3. A strategy that incorporates NPRR1186 and assumes potential high deployment rates (up to the full SOC reservation) for each ancillary service product each day. Taking this strategy would remove any risk of NPRR1186 non-compliance and exposure to unplanned Real-Time Energy charging.
  4. An energy-only strategy that co-optimizes across the Day-Ahead and Real-Time energy markets.

For each of the strategies above, we assumed:

  • 10 MW ESR with 1 and 2-hour duration
  • Settling at HB Houston using 2023 pricing data
  • Under a perfect foresight approach
  • Limited to 1 cycle per day

Bidding Impacts (Example Day for 1 Hour Duration ESR)

The following charts compare an example day across strategies 1, 2, and 3 listed above. The top part of the graphic details ancillary service offers (in kW) by product. The middle graphic details actual prices (in $/MWh) across each energy and ancillary services product. The bottom graphic details the state of energy (in kWh) as well as charge and discharge actions (in kWh). 

Current rules and expectation of normal ancillary service deployments
  • Start day with near-full SOC.
  • Bid varying levels of RRS throughout the day. 
  • Pursue energy arbitrage midday targeting sales during high DA Energy price intervals (HB14 and HB19) and charging at low RT Energy price intervals (HB13 and HB15).
  • For HB19, combine RT Energy Charge (CLR), Reg Up (CLR), with RRS (Gen). 

NPRR1186 constraint applied and expectation of normal ancillary service deployments
  • Very similar bid/dispatch plan as the current rules strategy. 
  • However, given minimum SOC considerations, RRS offers during the late afternoon/evening are reduced.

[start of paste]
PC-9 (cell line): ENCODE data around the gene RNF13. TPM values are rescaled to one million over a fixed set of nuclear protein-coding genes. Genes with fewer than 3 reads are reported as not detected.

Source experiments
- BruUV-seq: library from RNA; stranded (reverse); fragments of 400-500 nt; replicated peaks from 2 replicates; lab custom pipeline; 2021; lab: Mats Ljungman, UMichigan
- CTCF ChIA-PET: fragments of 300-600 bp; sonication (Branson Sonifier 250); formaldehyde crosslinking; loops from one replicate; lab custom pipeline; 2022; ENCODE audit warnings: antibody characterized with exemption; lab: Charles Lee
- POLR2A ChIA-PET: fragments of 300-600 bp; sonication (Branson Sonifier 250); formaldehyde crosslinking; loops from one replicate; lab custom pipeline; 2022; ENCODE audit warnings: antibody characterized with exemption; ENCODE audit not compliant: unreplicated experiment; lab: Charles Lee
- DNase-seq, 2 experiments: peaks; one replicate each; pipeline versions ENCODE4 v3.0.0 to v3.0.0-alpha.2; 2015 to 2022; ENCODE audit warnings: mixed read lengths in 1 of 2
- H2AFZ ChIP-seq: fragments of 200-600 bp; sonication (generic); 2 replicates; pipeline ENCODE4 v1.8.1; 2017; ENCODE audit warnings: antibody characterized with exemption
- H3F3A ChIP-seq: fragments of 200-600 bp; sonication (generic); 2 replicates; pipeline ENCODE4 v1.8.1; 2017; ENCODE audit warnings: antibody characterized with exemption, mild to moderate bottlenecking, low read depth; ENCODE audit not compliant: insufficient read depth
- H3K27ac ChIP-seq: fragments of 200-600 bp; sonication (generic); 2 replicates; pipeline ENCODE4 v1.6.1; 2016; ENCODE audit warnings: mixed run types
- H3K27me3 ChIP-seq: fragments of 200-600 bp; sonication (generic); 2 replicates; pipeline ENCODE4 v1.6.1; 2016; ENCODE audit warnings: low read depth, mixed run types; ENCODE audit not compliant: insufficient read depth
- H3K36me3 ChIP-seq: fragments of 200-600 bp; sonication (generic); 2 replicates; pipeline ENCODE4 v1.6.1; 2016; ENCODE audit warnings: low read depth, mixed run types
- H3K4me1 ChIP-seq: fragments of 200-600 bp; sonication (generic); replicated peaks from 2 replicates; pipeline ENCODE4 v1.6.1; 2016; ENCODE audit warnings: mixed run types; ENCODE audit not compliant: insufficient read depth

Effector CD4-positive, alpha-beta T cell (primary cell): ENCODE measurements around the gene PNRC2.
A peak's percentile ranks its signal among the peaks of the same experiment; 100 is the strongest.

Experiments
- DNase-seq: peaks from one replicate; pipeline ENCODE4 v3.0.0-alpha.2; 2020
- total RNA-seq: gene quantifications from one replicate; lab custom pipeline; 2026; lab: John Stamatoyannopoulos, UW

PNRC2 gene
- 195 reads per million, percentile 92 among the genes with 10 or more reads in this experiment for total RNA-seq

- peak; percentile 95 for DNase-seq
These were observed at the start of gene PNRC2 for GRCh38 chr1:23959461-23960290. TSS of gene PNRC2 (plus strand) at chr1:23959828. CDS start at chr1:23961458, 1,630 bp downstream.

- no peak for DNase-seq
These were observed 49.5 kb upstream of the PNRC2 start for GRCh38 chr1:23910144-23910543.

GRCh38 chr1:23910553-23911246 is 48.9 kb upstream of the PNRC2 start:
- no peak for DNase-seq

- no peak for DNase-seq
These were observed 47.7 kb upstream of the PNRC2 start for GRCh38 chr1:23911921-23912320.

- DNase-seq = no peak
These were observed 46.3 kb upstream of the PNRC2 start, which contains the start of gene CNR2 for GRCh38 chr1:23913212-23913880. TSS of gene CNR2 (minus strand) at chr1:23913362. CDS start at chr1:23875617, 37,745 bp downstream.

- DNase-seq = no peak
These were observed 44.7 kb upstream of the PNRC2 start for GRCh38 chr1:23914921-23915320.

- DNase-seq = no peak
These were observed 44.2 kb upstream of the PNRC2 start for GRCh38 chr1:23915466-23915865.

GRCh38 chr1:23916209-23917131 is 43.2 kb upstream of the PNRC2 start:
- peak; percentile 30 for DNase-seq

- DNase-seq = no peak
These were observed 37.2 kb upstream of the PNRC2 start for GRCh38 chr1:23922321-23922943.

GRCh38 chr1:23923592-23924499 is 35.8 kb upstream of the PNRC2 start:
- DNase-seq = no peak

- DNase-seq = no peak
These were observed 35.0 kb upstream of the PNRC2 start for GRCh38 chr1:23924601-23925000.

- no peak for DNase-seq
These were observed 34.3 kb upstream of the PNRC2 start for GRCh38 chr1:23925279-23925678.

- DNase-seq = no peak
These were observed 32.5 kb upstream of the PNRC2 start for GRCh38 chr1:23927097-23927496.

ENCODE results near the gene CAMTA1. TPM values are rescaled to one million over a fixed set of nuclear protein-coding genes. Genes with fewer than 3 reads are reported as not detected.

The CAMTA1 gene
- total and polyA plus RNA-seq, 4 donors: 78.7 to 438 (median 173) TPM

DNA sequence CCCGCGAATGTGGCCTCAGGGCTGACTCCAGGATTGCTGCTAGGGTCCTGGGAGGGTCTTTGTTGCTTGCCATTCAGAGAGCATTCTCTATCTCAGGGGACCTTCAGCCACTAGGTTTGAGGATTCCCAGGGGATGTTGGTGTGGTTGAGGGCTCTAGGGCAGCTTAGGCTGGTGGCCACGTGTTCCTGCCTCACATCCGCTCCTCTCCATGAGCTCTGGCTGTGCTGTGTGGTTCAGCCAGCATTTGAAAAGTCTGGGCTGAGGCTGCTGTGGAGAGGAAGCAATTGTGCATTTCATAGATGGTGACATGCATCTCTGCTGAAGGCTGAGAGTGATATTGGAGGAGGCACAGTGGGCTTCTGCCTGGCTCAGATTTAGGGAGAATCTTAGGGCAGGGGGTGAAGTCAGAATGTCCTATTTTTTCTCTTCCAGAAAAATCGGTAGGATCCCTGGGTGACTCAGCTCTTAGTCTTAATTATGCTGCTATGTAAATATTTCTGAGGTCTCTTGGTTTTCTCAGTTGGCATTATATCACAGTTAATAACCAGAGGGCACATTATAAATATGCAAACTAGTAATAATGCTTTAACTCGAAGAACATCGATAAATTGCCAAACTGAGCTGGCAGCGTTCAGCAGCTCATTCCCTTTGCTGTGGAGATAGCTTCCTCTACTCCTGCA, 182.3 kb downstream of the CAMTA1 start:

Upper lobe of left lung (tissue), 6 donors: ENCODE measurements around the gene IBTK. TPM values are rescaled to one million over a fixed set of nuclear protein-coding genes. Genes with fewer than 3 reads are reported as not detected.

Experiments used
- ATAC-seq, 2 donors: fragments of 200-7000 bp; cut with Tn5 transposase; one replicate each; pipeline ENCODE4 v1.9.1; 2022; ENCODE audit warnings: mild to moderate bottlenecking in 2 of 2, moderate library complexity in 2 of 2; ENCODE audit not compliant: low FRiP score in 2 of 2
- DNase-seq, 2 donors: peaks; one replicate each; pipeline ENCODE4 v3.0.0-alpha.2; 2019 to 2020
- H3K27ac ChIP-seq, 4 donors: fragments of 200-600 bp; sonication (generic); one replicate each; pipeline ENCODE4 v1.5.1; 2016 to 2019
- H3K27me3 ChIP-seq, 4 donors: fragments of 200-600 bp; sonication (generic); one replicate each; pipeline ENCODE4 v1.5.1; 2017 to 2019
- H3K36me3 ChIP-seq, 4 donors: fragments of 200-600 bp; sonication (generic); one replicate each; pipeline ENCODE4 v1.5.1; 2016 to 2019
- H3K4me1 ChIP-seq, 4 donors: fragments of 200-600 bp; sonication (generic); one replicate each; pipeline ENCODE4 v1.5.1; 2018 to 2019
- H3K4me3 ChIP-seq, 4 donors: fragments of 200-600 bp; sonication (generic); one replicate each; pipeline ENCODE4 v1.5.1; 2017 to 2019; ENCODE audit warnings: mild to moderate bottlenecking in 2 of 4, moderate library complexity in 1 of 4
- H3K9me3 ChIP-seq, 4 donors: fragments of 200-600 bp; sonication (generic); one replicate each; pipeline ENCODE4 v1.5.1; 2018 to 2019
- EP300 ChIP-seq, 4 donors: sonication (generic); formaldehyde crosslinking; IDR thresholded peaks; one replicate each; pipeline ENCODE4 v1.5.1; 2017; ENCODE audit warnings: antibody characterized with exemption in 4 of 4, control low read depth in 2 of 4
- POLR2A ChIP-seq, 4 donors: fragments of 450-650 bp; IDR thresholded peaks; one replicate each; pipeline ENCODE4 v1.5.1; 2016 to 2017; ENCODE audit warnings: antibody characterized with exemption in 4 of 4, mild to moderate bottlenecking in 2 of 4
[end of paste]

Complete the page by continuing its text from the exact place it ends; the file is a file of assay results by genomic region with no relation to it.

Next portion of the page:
Post NPRR1186 constraint applied and expectation of high ancillary deployments
  • Prioritize energy arbitrage to take advantage of the ~$50/MWh spread between the high and low-priced hours.
  • For HB19, pair RT Energy charge (CLR) with Reg Up (Gen) actions to take advantage of the highest priced ancillary service interval and manage the min SOC constraint through the negative basepoint.

Revenue Impacts (2023 Reference Year)

Table details revenue (in $/kW-mo) for 1 and 2-hour duration ESRs under the various strategies broken out between ancillary services and energy revenues.

Final thoughts:

  1. Shorter duration ESRs will be more impacted by NPR1186 (on a % revenue basis). 
  2. All else equal, the opportunity cost between ancillary services and energy market participation is reduced, so we expect an increased share of revenue from energy arbitrage. 
  3. More advanced optimization strategies, factoring in ancillary services deployment uncertainty and mitigating NPR1186 compliance risk can help close the revenue gap.
  4. Ultimately, the operator bears responsibility for factoring the minimum SOC requirement  into daily bid plans and managing ancillary service deployment uncertainty. For example, under a normal day (with low deployment rates for ECRS and RRS), an ESR with a 2-hour duration could continue to offer extended periods of consecutive ancillary service obligations without bumping into SOC compliance issues and/or be exposed to unexpected/significant real-time charging costs. However, if sustained deployments are expected, the operator would need to decide when to dial back ancillary service offers.

If looking to evaluate how NPRR1186 would impact your operating or under development storage assets, reach out.


  1. ERCOT introduced similar SOC constraints as part of a revision to its Business Practice Manual (BPM) in December 2022. 
  2. Deployment rates (sometimes called attenuation or utilization rates) represent how much, during a given operating interval, the market operator (ERCOT) calls on the resource to provide the ancillary service. For a given interval, this can range from no deployments (or 0%) to being called the entire interval (or 100%). Deployment rates vary by market product, operating hour, and season and are not known at the time of submitting ancillary service offers.